This Sunday is the last day to give feedback on “Plan Lee Highway“, A multi-year planning process for the corridor, which has now produced concrete proposals for expansion stages, road improvements, rainwater effects and other significant changes.
My biggest feedback on the Lee Highway Plan and all ongoing area and sector plans is the lack of consideration for our schools. We should include school generation factors in our area and sector planning process.
The Lee Highway plan is one of three ongoing planning processes for entire areas of our county, along with the Pentagon City Planning and the Clarendon Sector Plan. I am currently working on background information at Pentagon City Planning, which has enabled me to investigate the “why” of this situation.
Background on factors of the student generation
An average generation factor is im annual Arlington profile and school facility staff can further refine this generation factor based on neighborhood. For example, an apartment building in Crystal City will generally have slightly more children than an apartment building in Rosslyn.
A market-driven apartment with an elevator produces an average of 0.066 students per unit, while a single-family house produces 0.489 students. This means that single-family houses generally produce 7.5 times more than a residential unit.
Regarding Plan Lee Highway, I’ll use two examples of how these factors affect the planning process:
While each example either increases or decreases the expected generation of school places, this is at least a known quantity. We have the data to create a Seat Generation Factor, and the planning department should be able to determine the estimated number of units we can expect to see in these study areas over the next few decades.
We are reviewing the school impact too late in the planning process.
Right now we are assessing the impact on the school seat every time a new construction project is submitted to the Site Plan Review Commission. That means these new expected seats will be rolled out in a year or two. As a result, we have a seemingly biennial fire department drill on how to rearrange children to accommodate changing school enrollment projections.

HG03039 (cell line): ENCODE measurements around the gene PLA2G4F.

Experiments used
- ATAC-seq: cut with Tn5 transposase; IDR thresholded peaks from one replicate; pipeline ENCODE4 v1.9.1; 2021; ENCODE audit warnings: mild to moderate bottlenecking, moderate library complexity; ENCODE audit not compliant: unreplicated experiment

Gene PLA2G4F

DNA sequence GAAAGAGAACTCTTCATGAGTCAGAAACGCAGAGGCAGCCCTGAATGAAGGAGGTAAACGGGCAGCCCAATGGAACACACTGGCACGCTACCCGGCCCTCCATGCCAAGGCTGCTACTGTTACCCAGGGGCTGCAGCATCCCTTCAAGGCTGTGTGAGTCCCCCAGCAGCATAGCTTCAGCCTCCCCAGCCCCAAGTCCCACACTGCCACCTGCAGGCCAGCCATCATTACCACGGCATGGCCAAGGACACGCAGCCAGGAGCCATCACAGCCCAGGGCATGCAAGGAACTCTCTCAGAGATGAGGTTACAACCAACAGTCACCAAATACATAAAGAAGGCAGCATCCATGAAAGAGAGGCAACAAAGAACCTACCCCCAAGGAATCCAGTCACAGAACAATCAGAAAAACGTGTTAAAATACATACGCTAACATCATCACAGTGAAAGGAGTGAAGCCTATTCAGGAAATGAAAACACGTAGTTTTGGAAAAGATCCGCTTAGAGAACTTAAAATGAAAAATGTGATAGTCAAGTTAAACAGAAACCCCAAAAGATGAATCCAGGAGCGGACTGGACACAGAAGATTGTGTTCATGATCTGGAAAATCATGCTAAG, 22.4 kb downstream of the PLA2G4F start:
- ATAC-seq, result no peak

If we consider changes to school places in the department / sector plan process, we can anticipate the number of places added decades in advance instead of our usual fire drill situation.
This is also important for reserving limited public facilities and open spaces. in the a memo from 2019 District Manager Schwartz identified a number of potential new school locations that are useful tools for these area / sector planning processes.
In the event that we do not have the land available for new schools in the future, we need to know that too. Do we need to set up a fund to buy land? When? These are the answers that we would only know with this long-term perspective in area and sector planning.
Precedent for an imperfect infrastructure impact estimate
We already have estimated equations for the infrastructure impact in the comprehensive planning process related to traffic. In my role in the Pentagon’s urban planning group, we had 2-3 meetings to calculate the “service level” for roads / public transport and almost a complete meeting on the service level of the bicycle infrastructure. All of these projections are important infrastructure considerations, but they also produce an imperfect result that we can generally accept.
With schools making up nearly half of our operating budget and a significant portion of the commitment to our capital improvement plan, it seems negligent not to include these calculations in the same way that we calculate other infrastructure impacts in our comprehensive plan.
My opinion is not against increased traffic density around major traffic corridors such as the metro and state highways such as the Lee Highway. Promoting growth along the corridors with accessible public transport and shorter commuting times is better for the environment, and a diverse range of housing contributes to different housing costs (see Page 5 in the Arlington Profile 2021 for different housing type costs).
I would find it hypocritical, however, to advocate for this additional density without advocating adequate infrastructure planned to support this additional density and encouraging us to include schools in our comprehensive planning.
Growing up in Arlington County, Nicole Merlene was a civic leader in both politics and politics. She was the economic development officer and tenant / landlord; Community Development Citizens Advisory Committee, Pentagon City Planning Study, Rosslyn Transportation Study and Vision Zero member; Arlington County Civic Federation and a board member of the Rosslyn Civic Association. In 2019, she sought the Democratic nomination for the 31st District of the Virginia State Senate. Professionally, Nicole works as a specialist in economic development to attract companies to the region. She lives in an apartment with her dog Riley and loves to run and paint.